Starting off the week, on Monday RAN released a report linking kids books to the destruction of rainforests. You can read more about it, or sign a petition asking the nation’s leading kid’s book publishers to stop using rainforest paper.
The UN Collaborative Programme on Reducing Emissions from Deforestation and Forest Degradation in Developing Countries (REDD) is back in the news too. This week, a process spearheaded by Norway and France met in Oslo, resulting in a new commitment of funding for the program intended to change the economic calculus on continued deforestation. Norway pledged US$1 billion to help Indonesia halt deforestation, in return, Indonesia has committed to a two year moratorium on the conversion of forests to plantations.
A copy of the agreement, plus some good analysis of how the pledge might be implemented can be found on REDD-Monitor, here.
Indonesia claims that the money will help them meet their ambitious climate pledge: cutting the country’s greenhouse gas emissions by 26 percent by 2020.
Next week, the first real meeting of the UNFCCC after Copenhagen will kick off in Bonn, and REDD is sure to be a topic of discussion there as well. Fred Pearce gives a good state of play on the program with some prospects on Yale 360.
Right now, REDD looks to be the only positive outcome likely to emerge from this December’s Cancun climate conference, the successor to last year’s failure in Copenhagen. If it happens, a new global business of carbon conservation in forests could soon be worth tens of billions of dollars a year.
Looks like at least one country is planning to come to the table at Bonn with increased commitments to reduce it’s forest emissions. India announced this week plans to reforest and restore 20 million hectares of cleared land.
It’s estimated the resulting new forest and restored ecosystem area would sequester 43 million tonnes of carbon dioxide every year by 2020, equal to 6 per cent of India’s total greenhouse gas emissions.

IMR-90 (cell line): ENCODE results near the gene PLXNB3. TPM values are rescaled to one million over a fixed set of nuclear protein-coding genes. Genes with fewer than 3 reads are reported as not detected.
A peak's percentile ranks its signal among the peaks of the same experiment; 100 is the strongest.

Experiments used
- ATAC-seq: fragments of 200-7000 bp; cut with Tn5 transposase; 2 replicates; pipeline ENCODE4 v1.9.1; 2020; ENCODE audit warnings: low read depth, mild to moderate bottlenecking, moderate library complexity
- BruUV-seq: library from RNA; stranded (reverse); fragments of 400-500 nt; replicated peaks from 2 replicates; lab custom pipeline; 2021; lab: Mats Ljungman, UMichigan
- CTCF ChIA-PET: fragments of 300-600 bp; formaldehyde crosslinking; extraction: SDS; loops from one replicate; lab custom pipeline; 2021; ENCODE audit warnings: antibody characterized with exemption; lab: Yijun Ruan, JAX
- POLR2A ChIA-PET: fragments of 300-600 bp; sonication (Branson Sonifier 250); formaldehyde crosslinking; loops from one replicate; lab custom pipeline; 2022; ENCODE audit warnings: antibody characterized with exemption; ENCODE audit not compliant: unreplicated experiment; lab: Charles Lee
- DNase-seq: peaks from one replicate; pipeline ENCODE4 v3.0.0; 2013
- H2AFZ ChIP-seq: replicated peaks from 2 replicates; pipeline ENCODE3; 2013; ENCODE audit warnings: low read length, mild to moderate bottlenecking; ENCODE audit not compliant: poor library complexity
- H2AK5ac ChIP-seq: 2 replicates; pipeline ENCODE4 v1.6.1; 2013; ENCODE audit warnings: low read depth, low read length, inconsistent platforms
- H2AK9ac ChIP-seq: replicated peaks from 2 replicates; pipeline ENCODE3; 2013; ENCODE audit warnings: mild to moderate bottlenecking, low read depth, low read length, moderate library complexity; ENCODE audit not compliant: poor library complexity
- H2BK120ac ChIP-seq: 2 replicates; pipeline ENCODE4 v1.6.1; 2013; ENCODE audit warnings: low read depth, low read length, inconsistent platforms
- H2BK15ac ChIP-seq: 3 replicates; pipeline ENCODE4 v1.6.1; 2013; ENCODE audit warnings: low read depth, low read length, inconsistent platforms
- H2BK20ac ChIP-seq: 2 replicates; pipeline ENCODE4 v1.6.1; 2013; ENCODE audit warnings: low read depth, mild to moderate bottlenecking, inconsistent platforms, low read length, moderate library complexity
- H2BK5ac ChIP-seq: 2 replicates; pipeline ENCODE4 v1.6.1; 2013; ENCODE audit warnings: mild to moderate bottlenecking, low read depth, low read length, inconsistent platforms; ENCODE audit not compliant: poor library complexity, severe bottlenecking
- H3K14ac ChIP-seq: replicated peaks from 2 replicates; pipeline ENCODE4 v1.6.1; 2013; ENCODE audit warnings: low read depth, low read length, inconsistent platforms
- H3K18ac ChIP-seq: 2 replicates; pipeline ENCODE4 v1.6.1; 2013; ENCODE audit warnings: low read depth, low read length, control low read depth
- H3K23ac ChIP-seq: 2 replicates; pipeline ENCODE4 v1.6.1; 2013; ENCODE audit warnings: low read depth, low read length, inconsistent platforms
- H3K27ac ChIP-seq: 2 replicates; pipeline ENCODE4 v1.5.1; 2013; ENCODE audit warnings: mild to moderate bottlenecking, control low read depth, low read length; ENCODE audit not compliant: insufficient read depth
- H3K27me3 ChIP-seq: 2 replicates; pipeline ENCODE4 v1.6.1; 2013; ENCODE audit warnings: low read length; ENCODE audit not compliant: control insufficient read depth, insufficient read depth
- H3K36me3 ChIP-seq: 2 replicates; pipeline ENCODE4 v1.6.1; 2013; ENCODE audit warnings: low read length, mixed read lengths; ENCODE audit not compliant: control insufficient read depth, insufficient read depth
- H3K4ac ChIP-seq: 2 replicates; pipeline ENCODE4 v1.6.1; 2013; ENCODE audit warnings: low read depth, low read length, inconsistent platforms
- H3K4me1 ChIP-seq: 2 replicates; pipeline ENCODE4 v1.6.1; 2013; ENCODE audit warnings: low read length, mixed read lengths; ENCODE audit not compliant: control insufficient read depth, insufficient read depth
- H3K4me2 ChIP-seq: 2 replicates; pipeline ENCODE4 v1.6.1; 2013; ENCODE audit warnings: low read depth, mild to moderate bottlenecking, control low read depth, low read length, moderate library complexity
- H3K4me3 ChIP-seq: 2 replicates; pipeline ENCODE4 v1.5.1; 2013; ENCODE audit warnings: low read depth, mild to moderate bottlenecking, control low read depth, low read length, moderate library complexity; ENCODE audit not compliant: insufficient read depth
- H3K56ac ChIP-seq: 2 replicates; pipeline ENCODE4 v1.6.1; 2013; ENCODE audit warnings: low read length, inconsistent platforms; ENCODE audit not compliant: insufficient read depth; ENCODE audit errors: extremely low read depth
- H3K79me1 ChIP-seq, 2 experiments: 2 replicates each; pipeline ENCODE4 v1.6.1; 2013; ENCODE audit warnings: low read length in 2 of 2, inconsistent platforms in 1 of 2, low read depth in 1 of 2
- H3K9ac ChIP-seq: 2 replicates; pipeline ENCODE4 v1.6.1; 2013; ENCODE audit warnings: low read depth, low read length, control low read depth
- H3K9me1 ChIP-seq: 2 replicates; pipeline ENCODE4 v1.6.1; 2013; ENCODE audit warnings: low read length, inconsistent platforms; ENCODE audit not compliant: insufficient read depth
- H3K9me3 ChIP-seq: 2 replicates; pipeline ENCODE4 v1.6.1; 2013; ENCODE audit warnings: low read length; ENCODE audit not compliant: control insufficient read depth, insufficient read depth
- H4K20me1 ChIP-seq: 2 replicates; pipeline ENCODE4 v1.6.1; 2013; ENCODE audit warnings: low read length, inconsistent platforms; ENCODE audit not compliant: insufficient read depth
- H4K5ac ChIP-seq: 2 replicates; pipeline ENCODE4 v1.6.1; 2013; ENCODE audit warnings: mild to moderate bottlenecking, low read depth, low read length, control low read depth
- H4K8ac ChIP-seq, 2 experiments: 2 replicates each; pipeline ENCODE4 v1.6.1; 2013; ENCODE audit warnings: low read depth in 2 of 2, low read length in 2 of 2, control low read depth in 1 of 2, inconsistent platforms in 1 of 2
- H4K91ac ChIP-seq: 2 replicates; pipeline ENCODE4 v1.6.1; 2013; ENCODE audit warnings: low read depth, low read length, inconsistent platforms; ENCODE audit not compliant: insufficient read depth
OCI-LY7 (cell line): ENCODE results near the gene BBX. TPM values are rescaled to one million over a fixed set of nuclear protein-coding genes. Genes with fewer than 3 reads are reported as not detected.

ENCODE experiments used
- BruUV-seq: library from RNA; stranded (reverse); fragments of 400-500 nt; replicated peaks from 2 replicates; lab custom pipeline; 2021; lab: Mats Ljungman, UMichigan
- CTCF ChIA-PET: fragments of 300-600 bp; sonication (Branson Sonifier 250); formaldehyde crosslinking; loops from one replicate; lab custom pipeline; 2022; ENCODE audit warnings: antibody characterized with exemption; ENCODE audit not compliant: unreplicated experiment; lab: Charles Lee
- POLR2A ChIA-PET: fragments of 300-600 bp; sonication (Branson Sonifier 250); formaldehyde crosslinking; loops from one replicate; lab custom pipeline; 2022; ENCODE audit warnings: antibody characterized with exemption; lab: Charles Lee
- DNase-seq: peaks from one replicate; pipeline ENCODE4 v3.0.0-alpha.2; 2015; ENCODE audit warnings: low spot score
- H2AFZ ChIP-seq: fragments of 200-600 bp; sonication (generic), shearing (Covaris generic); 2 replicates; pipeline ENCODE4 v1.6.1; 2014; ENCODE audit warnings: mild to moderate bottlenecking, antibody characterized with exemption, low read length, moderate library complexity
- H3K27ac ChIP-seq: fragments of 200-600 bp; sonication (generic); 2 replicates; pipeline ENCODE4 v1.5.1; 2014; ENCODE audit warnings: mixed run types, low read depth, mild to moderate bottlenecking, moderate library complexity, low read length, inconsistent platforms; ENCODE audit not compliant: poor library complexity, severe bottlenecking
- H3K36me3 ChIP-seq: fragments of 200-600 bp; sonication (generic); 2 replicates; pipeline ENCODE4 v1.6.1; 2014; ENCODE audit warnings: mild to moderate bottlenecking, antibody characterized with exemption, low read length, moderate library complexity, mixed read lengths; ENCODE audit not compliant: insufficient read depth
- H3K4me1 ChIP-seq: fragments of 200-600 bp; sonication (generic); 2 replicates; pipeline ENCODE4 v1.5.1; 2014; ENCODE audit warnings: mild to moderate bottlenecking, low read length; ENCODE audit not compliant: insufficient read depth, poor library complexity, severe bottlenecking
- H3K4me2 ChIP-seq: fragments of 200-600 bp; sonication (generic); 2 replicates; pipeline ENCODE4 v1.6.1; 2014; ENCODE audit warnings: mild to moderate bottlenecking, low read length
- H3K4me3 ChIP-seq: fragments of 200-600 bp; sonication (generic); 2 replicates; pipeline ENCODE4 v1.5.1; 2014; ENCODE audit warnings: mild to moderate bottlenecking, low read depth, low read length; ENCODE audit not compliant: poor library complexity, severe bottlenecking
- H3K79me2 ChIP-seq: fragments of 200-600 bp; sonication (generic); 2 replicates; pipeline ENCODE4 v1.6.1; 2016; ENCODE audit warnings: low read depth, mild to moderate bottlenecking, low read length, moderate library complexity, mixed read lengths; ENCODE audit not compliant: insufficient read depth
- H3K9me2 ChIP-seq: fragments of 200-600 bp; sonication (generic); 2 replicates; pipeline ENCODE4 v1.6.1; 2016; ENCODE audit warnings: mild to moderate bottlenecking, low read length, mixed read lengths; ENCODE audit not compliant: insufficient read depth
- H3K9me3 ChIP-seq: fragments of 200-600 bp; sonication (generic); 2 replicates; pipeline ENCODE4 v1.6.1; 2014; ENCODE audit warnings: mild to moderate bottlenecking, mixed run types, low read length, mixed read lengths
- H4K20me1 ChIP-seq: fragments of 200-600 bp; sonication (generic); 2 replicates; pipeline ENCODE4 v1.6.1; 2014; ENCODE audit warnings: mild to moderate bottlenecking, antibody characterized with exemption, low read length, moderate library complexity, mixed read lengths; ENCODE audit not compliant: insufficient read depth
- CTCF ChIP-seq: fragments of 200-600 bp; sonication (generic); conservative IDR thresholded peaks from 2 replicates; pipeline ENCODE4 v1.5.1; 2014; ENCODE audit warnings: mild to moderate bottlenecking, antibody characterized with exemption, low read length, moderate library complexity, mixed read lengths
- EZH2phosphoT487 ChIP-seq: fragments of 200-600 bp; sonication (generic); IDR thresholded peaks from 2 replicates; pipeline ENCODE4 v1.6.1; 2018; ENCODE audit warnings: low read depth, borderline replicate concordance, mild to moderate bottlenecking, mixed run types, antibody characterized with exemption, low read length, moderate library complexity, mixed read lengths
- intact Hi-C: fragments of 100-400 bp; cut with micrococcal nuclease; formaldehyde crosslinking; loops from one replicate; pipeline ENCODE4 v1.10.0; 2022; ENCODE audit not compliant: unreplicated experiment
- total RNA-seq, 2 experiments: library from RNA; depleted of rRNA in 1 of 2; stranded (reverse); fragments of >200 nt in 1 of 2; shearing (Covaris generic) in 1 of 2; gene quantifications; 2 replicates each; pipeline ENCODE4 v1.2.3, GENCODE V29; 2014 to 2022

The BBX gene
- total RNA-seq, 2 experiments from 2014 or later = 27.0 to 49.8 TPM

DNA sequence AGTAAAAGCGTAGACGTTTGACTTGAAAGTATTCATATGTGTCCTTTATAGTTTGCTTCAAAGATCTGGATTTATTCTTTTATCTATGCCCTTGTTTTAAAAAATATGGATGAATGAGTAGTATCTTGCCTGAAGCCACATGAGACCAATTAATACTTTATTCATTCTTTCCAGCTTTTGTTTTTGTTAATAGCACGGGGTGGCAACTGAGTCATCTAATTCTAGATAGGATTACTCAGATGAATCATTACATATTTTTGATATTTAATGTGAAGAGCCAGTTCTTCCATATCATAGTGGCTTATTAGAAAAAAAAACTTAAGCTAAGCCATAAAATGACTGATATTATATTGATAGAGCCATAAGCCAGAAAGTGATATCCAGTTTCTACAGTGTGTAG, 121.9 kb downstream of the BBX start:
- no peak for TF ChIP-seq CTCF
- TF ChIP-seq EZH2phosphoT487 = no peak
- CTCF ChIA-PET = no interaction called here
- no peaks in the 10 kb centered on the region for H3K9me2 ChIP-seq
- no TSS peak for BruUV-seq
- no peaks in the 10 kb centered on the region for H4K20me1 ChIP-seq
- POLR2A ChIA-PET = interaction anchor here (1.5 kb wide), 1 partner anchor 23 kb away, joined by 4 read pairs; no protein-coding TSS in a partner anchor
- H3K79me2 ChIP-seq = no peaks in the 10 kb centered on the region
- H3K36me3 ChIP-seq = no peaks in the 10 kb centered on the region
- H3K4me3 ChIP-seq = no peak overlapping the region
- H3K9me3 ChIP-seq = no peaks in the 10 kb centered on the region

Rosewood from Madagascar has been the subject of much concern lately, and this week a new study in Science recommends it for endangered species status under the UN Convention on International Trade in Endangered Species of Wild Fauna and Flora.
Says the New York Times:
Such protection might keep the trees from becoming burgundy-colored armoires and dressing tables. But it is not only the Chinese who covet the rich look of rosewood. Much of the furniture gets exported to the United States and Europe. Some of it appears in the polished contours of beautiful guitars.
Rosewood is already the subject of the first complaint under the amended US Lacey Act, a law that punishes corporations that import illegally logged wood.
Finally, palm oil is back in the news too. An Alternet article explains the ways palm oil in our food connects to rainforest destruction, just as the Malaysian government proclaims that environmental destruction will not stop their production of the “golden oil” and threatens to complain to the WTO if the EU bans use of biofuels made from palm oil.